If oedipal relations between children and fathers are invoked—as in the case with Agent Cooper’s doppelgänger Mr. C (both played by Kyle MacLachlan) and Richard Horne (Eamon Farren)—they tend to be relegated to the margins of the overall narrative or generally treated as narrative dead ends. This reading of the new series in terms of a move from the oedipal to the pre-oedipal has the advantage of partially explaining its peculiar narrative logic. No longer concerned with the law of the father and its relation to an obscene, forbidden enjoyment, The Return presents a ‘paranoid-schizoid’ world of phantasmatic relations between ‘good’ and ‘bad’ objects (Klein 1986, pp. 295–296). Accordingly, the narrative is not centered on solving a crime and assigning guilt, but on unambiguously separating good and bad so that the source of persecution can be identified and isolated, if never successfully defeated—something attested to by the frequent representation of eating and vomiting throughout the new series. Cause and effect relationships—even of the non-linear variety—become less important, and characters become much more two-dimensional. (24)

In much the same way that Fire Walk with Me (David Lynch, 1992) ‘returns’ to the scene of Laura Palmer’s (Sheryl Lee) murder to problematize spectators understanding of the original event, The Return presents a story haunted not by the memory of ‘the little girl who lived down the lane,’ but by the ungraspable past where she still resides. (24)

The reference to the pre-oedipal also suggests that implicit in this relation between the two series is a certain conception of history and its narrativization, one that moves forward only to problematize conclusions drawn about its own enigmatic beginnings. (25)

We are told repeatedly throughout the entirety of Twin Peaks that ‘it’ is ‘happening again.’ But is it really happening, again? And beyond the diegetic question about what “it” is, what is the meaning of repetition in this context? The Return asks us to repeat the past with a difference. Whereas the postmodernism emerging in the latter half of the twentieth-century treats the past as a collection of so many reified tropes able to be mined for empty aesthetic purposes, The Return treats its original historical moment as something the meaning of which has to be continuously worked through in the present. If ‘the past determines [35:] the future,’ as the title of the first episode of the two-part finale suggests, it is not in a linear causal way. Rather, it is the past’s own indeterminateness that determines the future. (34-35)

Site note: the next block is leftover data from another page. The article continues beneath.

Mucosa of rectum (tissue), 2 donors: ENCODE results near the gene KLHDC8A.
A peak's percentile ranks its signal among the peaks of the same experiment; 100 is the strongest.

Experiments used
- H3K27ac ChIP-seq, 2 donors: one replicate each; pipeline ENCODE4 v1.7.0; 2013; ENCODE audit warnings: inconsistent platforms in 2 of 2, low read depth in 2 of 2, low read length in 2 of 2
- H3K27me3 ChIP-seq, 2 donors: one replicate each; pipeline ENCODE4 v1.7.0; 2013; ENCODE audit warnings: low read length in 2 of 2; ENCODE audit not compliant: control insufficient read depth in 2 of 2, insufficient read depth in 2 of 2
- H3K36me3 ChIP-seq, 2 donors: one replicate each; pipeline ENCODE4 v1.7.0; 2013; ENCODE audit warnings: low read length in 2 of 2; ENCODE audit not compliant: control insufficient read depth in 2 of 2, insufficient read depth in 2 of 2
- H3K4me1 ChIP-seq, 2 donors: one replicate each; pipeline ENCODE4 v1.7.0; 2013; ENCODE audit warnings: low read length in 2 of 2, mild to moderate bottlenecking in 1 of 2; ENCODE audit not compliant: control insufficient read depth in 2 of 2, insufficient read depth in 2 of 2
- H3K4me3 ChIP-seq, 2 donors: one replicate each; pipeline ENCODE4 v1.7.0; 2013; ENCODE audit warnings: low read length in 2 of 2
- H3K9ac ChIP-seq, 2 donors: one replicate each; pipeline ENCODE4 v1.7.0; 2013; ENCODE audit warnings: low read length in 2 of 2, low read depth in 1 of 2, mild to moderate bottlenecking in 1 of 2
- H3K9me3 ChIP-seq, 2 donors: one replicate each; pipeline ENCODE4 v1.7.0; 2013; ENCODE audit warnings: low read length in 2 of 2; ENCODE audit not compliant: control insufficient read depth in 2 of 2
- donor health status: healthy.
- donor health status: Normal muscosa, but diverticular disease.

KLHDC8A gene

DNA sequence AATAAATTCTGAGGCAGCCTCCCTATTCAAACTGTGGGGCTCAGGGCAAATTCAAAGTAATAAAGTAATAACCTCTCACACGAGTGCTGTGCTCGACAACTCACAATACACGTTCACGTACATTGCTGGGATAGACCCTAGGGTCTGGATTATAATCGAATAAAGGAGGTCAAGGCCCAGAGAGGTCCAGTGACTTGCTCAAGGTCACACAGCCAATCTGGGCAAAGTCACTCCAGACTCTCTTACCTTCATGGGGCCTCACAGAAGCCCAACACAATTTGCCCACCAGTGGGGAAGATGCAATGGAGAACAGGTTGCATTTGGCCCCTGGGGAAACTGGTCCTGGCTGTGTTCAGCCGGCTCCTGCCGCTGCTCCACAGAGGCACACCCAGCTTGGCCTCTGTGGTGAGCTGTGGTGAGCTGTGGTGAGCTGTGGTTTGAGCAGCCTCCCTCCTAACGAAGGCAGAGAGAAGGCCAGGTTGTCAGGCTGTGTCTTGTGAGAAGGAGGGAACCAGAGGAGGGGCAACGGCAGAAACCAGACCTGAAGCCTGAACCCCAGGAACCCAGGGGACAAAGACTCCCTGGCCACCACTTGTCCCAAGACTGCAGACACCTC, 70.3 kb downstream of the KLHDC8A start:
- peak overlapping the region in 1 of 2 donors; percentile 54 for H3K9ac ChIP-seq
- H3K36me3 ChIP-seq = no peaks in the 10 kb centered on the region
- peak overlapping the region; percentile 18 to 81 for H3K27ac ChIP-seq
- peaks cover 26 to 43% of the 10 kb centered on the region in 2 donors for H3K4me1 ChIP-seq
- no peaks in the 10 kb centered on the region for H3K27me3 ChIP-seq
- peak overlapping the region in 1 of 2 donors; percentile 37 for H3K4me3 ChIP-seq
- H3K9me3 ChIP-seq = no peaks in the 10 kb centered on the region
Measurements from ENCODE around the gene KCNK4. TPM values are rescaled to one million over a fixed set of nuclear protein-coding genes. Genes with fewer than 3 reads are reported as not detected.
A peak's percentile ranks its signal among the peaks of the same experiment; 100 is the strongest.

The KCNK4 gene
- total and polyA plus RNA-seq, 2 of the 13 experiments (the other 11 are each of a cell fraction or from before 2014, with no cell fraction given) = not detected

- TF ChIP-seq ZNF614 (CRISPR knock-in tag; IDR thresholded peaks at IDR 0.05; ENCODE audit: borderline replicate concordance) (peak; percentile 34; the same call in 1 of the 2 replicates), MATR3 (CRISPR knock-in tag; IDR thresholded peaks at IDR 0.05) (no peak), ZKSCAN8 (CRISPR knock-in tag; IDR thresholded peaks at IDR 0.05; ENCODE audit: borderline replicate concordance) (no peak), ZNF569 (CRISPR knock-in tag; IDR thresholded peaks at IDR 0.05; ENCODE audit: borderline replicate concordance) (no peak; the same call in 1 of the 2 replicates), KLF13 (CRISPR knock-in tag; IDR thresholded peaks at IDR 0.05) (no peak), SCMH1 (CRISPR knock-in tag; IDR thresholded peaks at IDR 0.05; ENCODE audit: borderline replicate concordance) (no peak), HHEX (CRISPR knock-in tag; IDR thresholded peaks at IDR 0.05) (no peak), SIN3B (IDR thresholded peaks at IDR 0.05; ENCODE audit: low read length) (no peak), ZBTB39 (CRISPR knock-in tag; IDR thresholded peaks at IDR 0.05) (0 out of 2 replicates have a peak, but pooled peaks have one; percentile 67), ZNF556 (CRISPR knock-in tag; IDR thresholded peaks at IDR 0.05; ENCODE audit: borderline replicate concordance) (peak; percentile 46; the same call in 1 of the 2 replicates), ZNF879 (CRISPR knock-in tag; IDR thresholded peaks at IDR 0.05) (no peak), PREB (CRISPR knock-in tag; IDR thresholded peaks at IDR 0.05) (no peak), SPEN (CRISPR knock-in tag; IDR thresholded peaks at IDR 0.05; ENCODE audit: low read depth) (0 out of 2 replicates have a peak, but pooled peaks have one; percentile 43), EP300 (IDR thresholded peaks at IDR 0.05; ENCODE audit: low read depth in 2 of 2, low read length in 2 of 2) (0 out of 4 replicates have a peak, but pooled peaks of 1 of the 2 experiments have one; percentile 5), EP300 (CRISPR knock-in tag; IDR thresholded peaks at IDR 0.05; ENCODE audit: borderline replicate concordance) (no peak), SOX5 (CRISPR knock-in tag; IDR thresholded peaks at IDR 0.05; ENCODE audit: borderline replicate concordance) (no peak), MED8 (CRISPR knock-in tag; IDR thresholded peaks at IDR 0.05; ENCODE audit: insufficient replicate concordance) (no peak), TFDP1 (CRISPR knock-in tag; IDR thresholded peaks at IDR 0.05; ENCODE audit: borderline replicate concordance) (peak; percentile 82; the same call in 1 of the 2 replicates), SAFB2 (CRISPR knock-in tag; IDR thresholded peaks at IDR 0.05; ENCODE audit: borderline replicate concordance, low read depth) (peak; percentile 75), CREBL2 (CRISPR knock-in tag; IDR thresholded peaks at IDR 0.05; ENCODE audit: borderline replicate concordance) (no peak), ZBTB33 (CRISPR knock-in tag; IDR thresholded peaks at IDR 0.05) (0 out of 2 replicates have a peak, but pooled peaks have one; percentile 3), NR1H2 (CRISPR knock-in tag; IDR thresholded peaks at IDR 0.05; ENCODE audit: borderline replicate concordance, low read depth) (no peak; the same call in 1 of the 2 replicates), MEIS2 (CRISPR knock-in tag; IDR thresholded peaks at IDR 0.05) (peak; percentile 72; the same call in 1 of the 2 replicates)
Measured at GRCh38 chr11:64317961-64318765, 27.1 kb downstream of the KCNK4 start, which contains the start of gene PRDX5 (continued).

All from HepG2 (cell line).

Bruno Latour “An Inquiry into Modes of Existence”

January 14, 2021 Leave a comment

Latour, Bruno 2013. An Inquiry into Modes of Existence: An Anthropology of the Moderns. Cambridge, MA; London: Harvard University Press.

12. Invoking the phantoms of the political

If politics has to be “crooked”, this is first of all because it encounters stakes that oblige it to turn away, to bend, to shift positions. Its path is curved because on each occasion it turns around questions, issues, stakes, things – in the sense of res publica, the public thing – whose surprising consequences leave those who would rather hear nothing about them all mixed up. So many issues, so much politics. Or, in the forceful slogan proposed by Noortje Marres: “No issue, no politics!” It is thus above all because politics is always object-oriented – to borrow a term from information science – that it always seems to elude us. (337)

The political institution has to take into account the cosmology and the physics through which things – the former MATTERS OF FACT that have become MATTERS OF CONCERN – oblige the political to curve around it. (337)